At this very moment I should be working on my new story that has been obsessing me for the last week. But I wanted to tell you about this song that won’t stop playing in my head, which I’m now playing so it’ll leave me in peace.
I don’t know if you’ve been checking out Catalina Magazine’s Book Club but I’ve been the guest author this month. The experience has been immensely flattering but also intensely introspective. You see, I’m a typical doer; I don’t spend too much time thinking about what I should do or how to do it, which can be good and yet as last year proved, not so good. This morning when I received a group of questions from the book club readers, one really made me pause and think about how I write (which then inspired my brain to pipe in “My Way” by Frank Sinatra as the accompanying soundtrack).
When a new idea takes residence in my brain, I get the story in bits and pieces, usually conversations between characters or their internal dialogue. I keep a notebook with me at all times so I can capture them as if I’m a kid again, chasing butterflies in my Grandma Nana’s yard. If I don’t have it with me, I’ll repeat the idea over and over until I find a piece of paper (the backs of receipts are real handy). When it’s time to write the story down, the manuscript is just pages and pages of dialogue with a sprinkling of description or action to make it interesting. I then layer in more description, trim dialogue or rework stuff that doesn’t sound right, and take characters that appeared out of nowhere and develop them throughout the story. The third draft is almost always about plot. I suck at plot and even though I outline a pretty sound structure before the first draft, I inevitably stray and then have to go back to make sure the story unfolds in a logical manner. When that draft is complete, I then take three days to read it out loud into a tape recorder, which I painstakingly listen for rhythm and pacing. That fourth draft is usually what goes to my editor and then there’s a fifth draft based on her observations and the ideas that I hadn’t thought of earlier.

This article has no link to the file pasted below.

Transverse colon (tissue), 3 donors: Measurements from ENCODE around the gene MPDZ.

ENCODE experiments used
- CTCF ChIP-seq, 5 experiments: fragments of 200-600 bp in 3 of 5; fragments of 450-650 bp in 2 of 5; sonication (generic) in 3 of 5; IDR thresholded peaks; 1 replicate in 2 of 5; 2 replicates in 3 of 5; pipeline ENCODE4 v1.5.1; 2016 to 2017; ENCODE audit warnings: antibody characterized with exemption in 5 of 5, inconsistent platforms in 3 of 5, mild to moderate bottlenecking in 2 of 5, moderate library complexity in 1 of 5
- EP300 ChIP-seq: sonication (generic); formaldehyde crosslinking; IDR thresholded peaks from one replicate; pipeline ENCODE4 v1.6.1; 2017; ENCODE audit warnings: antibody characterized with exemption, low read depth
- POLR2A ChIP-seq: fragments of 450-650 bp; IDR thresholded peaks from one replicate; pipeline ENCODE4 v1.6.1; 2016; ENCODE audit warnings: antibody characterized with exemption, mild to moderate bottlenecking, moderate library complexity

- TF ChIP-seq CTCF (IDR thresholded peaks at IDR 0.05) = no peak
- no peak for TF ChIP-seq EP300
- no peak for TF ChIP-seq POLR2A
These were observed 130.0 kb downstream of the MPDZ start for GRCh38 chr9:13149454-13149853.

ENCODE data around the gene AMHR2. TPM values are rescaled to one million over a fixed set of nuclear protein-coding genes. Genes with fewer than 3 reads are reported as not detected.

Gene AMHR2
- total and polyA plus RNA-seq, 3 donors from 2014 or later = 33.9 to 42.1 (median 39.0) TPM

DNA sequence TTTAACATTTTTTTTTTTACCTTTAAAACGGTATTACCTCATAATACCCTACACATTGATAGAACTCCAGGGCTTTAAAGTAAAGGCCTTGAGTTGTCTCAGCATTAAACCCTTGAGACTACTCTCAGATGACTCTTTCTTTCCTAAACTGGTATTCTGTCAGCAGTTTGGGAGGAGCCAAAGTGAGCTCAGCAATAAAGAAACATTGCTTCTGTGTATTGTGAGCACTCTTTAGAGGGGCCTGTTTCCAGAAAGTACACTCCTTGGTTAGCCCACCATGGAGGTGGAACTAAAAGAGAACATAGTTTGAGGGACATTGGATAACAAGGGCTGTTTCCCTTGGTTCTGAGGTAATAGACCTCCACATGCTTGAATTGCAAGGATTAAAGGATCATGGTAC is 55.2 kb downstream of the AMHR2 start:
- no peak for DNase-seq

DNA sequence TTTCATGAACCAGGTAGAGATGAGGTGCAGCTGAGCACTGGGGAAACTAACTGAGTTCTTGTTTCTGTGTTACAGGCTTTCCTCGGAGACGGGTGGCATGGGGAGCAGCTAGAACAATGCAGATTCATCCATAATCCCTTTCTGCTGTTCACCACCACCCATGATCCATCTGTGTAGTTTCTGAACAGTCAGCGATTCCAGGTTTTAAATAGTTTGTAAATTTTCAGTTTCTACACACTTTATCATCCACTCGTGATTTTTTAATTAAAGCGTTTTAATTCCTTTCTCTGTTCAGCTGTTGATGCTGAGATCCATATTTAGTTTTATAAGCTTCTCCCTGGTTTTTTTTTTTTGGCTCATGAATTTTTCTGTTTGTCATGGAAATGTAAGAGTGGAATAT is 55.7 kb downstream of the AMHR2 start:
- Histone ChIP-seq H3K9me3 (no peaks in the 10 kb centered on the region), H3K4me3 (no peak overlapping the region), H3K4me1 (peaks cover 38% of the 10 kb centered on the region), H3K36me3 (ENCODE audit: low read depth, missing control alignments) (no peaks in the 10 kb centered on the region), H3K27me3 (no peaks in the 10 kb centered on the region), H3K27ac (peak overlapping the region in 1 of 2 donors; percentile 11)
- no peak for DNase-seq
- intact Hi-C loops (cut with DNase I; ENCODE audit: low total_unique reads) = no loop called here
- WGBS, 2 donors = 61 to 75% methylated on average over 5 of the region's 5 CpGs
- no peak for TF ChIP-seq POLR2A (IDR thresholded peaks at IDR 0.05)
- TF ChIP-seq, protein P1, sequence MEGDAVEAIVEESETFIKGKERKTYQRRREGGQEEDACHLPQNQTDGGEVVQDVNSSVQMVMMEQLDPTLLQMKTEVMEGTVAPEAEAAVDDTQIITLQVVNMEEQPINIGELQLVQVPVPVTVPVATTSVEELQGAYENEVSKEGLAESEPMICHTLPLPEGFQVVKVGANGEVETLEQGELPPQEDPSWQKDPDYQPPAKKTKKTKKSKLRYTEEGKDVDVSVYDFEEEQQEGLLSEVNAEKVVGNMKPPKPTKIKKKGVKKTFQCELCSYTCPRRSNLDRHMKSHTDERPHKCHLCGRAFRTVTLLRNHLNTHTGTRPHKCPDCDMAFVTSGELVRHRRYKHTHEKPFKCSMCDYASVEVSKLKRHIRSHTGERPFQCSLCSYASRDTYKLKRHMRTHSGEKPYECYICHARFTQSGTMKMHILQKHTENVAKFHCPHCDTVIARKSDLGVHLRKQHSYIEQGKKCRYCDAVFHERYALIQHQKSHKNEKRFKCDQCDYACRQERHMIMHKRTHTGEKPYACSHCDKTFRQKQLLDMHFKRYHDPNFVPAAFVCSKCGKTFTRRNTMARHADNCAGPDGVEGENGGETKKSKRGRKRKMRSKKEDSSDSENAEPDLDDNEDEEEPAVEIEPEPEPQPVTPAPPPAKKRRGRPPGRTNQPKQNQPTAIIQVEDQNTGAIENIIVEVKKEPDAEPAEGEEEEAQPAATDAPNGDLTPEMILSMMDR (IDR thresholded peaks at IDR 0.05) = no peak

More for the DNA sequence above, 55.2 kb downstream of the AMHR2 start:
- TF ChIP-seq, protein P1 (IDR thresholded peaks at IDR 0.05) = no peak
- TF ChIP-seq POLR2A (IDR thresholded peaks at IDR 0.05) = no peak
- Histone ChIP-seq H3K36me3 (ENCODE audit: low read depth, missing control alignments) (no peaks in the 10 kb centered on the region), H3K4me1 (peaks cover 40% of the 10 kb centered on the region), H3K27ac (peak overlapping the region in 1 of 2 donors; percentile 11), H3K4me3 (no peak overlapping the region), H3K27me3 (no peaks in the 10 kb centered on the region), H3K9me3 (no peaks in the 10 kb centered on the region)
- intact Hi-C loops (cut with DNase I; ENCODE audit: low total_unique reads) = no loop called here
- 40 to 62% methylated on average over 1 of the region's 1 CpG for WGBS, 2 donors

It’s quite a process and last year I tried to tweak it so that I could be more efficient. It didn’t work out, even though I was trying to do it the “right way” rather than my way. The moral of this story, for those of you who are writers or at the very least care to know, is not to pay too much attention to those voices telling you “how to do things the right way.” First, understand how your brain works. Then, take the morsels that enhance your process rather than change it. Finally, leave the room for awhile. I had to make a very difficult decision to take a break from my critique group. When you’re published, you’re surrounded by often well-meaning voices. But the one that you have to listen to is yours (and your agent and editor). While I’m a heel for not being there for my friends, I feel like I’m chasing butterflies again and it’s awesome.
With that, this is my favorite line from Frank’s My Way:
Yes, there were times, I’m sure you knew,
When I bit off, more than I could chew.
But through it all, when there was doubt,
I ate it up, and spit it out.
I faced it all, and I stood tall,
and did it my way.